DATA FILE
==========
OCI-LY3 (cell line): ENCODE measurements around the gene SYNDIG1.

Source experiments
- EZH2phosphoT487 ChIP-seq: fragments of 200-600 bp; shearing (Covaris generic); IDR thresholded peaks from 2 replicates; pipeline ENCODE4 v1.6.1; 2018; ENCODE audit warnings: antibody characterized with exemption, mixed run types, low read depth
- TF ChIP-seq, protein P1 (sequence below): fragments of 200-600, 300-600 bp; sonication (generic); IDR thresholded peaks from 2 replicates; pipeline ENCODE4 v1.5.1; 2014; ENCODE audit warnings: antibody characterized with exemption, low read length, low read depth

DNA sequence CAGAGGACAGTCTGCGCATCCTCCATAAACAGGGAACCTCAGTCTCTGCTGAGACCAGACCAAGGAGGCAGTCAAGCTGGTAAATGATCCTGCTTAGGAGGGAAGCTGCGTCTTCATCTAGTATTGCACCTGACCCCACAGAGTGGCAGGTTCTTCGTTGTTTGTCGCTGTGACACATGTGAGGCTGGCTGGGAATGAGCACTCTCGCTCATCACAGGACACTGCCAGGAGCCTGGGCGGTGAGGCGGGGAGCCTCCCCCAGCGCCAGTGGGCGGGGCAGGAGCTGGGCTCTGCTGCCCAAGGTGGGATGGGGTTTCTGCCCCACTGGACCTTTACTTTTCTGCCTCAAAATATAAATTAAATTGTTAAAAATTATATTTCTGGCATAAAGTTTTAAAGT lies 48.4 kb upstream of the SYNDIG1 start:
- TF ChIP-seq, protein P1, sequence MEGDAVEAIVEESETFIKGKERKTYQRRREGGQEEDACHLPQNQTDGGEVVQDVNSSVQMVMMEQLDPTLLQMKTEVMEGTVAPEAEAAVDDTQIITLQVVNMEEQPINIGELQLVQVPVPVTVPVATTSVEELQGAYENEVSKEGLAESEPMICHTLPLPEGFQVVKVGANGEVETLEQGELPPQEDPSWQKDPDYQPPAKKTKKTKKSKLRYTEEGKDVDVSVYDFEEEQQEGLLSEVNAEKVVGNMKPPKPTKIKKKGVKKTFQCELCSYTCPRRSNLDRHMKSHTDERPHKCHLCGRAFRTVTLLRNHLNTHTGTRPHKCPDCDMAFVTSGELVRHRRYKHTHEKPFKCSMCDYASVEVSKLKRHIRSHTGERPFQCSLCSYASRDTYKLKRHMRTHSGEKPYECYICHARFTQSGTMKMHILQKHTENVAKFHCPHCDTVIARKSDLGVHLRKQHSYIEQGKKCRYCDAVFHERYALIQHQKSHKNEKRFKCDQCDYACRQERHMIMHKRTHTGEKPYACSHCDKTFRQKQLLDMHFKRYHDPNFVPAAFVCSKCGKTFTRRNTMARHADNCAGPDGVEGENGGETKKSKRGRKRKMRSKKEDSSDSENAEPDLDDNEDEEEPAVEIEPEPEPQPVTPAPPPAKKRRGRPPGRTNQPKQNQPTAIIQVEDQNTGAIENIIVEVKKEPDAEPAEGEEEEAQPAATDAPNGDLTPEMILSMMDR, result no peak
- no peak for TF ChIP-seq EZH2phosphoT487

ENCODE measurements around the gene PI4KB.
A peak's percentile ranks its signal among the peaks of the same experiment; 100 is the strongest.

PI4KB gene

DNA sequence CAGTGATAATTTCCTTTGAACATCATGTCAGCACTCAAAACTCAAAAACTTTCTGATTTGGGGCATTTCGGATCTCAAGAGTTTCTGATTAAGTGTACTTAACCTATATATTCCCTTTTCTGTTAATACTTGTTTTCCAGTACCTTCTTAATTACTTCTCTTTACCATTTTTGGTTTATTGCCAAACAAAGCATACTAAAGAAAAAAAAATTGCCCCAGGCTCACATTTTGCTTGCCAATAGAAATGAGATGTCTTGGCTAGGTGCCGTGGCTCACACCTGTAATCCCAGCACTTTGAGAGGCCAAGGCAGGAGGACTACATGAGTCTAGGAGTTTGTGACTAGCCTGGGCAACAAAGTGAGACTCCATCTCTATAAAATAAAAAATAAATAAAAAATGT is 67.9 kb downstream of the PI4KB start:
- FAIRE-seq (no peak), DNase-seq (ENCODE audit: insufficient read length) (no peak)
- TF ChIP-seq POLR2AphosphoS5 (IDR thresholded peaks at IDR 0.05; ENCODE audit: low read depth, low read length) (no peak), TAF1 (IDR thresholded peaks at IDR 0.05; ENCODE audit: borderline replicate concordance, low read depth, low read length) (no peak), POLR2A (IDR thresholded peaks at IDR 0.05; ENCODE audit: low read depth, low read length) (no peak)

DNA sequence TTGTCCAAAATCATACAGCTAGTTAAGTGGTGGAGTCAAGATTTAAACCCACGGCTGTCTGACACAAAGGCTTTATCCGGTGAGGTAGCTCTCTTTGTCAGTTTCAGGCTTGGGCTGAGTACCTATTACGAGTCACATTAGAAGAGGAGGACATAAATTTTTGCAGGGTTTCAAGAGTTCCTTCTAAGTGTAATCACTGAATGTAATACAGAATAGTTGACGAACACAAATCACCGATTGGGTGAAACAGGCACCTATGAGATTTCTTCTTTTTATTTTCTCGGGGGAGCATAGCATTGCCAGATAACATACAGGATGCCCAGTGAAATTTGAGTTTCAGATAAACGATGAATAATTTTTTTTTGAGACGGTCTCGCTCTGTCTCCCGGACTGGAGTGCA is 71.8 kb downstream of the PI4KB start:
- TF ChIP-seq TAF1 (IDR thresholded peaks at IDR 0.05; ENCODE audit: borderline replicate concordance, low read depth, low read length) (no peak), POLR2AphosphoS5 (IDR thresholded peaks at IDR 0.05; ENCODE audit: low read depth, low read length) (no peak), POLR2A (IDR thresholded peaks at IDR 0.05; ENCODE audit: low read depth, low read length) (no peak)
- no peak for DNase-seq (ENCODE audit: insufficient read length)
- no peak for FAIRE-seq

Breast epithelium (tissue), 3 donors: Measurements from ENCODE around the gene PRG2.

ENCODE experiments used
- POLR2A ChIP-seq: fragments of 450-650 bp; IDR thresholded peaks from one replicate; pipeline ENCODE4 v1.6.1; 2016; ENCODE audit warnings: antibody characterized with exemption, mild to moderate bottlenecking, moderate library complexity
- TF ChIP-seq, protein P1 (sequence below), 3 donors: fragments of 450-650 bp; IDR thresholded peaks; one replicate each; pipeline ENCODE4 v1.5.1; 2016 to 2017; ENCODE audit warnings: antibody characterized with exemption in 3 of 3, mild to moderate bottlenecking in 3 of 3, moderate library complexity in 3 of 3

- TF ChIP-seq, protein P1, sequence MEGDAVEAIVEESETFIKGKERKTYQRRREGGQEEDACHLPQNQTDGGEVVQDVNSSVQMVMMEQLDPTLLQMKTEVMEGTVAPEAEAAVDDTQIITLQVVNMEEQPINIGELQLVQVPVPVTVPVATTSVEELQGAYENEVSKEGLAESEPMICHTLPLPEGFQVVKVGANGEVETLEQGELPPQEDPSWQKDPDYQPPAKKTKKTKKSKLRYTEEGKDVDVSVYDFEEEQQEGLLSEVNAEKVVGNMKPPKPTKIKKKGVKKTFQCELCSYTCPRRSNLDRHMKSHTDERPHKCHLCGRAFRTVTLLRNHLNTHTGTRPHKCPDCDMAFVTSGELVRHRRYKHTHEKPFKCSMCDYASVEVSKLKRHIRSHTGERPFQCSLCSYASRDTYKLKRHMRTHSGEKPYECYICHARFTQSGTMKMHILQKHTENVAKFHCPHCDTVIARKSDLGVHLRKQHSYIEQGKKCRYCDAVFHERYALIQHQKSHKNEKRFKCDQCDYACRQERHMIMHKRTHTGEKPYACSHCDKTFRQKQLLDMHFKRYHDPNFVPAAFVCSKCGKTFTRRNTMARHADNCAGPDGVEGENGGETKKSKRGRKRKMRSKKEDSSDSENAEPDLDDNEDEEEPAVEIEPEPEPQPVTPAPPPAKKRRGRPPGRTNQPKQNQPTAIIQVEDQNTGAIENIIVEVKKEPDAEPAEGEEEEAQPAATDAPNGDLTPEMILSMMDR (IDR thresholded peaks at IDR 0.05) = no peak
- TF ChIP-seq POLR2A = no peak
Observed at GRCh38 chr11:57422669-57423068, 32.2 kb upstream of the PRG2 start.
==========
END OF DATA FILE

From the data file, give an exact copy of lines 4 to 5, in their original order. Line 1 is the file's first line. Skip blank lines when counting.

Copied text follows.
- TF ChIP-seq, protein P1 (sequence below): fragments of 200-600, 300-600 bp; sonication (generic); IDR thresholded peaks from 2 replicates; pipeline ENCODE4 v1.5.1; 2014; ENCODE audit warnings: antibody characterized with exemption, low read length, low read depth

DNA sequence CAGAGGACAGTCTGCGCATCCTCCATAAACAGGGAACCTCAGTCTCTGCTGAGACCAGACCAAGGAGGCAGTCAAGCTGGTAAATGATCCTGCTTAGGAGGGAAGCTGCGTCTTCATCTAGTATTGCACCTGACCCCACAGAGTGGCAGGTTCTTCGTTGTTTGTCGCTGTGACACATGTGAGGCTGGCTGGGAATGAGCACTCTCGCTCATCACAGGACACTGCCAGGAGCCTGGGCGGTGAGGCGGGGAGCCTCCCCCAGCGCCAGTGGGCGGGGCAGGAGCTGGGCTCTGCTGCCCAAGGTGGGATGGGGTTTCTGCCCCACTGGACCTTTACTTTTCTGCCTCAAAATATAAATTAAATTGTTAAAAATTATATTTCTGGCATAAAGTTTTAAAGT lies 48.4 kb upstream of the SYNDIG1 start: